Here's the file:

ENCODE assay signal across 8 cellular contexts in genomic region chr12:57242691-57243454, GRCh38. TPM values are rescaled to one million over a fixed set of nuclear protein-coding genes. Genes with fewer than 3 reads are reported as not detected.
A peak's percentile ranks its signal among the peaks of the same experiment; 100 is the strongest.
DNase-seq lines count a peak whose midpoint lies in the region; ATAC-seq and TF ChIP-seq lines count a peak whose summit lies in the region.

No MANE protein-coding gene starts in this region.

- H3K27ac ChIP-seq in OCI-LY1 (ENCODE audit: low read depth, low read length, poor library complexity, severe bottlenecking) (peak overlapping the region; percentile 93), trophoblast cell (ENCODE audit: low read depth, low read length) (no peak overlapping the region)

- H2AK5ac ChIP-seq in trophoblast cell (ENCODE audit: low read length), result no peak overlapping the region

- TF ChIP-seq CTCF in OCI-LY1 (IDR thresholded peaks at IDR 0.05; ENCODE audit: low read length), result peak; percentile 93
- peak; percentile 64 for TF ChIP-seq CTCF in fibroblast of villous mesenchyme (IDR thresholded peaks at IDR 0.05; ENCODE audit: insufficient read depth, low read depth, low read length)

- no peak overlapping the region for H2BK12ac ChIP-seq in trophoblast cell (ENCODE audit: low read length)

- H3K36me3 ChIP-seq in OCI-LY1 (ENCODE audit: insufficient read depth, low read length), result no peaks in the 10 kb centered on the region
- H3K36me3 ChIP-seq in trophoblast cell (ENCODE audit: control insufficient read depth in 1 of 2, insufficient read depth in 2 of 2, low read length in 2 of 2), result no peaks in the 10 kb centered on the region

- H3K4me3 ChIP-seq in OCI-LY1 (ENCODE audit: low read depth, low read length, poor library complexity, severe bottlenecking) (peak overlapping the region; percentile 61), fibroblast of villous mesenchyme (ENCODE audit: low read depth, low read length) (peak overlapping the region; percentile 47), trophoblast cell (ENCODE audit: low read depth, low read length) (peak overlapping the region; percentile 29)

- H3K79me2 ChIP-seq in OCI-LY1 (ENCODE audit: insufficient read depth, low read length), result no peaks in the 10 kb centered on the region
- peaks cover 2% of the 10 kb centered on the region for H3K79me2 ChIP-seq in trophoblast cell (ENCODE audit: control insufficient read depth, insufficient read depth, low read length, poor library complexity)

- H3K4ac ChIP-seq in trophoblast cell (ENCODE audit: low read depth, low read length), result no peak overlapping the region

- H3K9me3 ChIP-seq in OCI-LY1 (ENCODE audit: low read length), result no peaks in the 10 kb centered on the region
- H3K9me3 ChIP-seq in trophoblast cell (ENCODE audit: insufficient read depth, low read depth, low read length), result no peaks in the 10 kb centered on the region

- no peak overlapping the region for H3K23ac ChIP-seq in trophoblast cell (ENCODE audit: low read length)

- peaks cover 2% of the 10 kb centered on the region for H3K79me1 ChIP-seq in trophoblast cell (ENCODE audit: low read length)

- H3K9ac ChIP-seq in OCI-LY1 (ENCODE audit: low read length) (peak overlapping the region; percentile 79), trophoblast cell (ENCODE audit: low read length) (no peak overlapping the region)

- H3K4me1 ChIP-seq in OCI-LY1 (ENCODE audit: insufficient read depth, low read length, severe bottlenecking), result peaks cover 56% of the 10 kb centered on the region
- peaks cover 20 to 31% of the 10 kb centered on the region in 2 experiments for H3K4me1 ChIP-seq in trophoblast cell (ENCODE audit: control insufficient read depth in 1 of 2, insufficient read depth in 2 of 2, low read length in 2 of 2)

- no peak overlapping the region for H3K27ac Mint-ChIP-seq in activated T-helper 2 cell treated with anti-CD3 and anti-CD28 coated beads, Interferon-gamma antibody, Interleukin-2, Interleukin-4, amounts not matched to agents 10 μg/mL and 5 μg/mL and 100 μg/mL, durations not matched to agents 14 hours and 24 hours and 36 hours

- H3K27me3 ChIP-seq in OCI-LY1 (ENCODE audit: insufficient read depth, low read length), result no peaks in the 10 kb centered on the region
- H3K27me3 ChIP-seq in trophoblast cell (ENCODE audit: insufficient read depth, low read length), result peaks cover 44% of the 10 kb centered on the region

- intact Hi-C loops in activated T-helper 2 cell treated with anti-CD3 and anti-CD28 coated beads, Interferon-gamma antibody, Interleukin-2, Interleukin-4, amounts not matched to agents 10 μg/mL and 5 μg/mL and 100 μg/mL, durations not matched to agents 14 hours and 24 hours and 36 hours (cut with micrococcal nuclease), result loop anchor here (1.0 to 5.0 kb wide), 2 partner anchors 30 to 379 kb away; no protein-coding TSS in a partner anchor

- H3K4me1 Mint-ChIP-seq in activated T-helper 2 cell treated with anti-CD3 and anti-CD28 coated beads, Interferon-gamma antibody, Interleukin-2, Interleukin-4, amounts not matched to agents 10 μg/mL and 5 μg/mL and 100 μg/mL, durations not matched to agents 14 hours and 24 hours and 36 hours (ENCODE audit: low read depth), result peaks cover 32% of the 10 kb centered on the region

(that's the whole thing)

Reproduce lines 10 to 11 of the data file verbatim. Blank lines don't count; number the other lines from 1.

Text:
- H3K36me3 ChIP-seq in OCI-LY1 (ENCODE audit: insufficient read depth, low read length), result no peaks in the 10 kb centered on the region
- H3K36me3 ChIP-seq in trophoblast cell (ENCODE audit: control insufficient read depth in 1 of 2, insufficient read depth in 2 of 2, low read length in 2 of 2), result no peaks in the 10 kb centered on the region